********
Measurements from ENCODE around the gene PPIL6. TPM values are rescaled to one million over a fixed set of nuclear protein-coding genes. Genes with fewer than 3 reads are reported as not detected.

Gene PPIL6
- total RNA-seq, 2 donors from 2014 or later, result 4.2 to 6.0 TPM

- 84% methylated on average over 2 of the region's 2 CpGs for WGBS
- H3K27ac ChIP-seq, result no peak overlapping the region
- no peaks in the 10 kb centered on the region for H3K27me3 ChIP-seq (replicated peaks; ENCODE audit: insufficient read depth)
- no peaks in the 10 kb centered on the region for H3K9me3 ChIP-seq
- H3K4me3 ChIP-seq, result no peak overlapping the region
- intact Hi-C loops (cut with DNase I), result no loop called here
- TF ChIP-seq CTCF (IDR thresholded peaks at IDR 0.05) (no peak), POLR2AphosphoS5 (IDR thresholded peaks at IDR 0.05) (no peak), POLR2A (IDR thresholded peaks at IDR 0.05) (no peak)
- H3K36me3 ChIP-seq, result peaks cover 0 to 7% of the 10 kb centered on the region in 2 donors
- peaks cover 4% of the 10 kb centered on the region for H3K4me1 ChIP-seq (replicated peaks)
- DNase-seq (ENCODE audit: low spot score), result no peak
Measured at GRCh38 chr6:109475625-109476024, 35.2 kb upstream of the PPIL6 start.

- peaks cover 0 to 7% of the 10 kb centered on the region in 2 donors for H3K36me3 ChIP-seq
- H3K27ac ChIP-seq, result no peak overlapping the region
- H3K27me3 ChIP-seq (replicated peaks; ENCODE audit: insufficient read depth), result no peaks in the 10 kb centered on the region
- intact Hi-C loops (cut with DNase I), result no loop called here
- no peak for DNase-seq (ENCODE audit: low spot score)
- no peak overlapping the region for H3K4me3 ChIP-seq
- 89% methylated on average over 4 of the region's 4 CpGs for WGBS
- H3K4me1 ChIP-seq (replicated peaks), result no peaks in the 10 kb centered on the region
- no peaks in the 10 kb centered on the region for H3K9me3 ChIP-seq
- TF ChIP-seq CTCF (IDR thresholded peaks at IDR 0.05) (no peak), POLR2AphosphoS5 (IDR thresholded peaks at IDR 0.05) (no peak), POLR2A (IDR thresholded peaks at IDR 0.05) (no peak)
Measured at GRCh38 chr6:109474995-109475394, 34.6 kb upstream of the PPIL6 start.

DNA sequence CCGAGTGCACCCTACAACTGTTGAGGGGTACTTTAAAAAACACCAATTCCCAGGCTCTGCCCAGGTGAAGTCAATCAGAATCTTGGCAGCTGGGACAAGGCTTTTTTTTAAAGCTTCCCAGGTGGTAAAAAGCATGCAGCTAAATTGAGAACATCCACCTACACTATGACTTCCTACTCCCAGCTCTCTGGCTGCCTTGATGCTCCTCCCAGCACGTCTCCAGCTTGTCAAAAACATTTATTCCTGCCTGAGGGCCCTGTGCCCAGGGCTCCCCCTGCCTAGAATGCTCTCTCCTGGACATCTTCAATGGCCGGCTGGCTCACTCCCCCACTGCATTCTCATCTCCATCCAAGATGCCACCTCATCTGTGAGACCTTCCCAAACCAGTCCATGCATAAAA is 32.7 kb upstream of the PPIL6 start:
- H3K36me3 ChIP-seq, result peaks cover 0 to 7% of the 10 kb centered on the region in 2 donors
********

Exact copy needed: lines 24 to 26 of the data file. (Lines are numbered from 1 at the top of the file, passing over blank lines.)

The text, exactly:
- TF ChIP-seq CTCF (IDR thresholded peaks at IDR 0.05) (no peak), POLR2AphosphoS5 (IDR thresholded peaks at IDR 0.05) (no peak), POLR2A (IDR thresholded peaks at IDR 0.05) (no peak)
Measured at GRCh38 chr6:109474995-109475394, 34.6 kb upstream of the PPIL6 start.

DNA sequence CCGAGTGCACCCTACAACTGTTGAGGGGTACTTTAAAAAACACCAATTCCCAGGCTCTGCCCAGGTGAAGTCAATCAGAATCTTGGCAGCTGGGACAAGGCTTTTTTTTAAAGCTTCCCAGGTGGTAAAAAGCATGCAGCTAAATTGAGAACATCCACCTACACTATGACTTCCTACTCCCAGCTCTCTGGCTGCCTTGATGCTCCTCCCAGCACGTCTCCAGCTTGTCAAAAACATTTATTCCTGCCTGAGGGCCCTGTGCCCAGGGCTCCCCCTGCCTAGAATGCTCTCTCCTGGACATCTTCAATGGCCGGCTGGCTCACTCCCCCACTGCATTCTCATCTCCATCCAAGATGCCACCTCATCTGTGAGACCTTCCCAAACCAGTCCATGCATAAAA is 32.7 kb upstream of the PPIL6 start: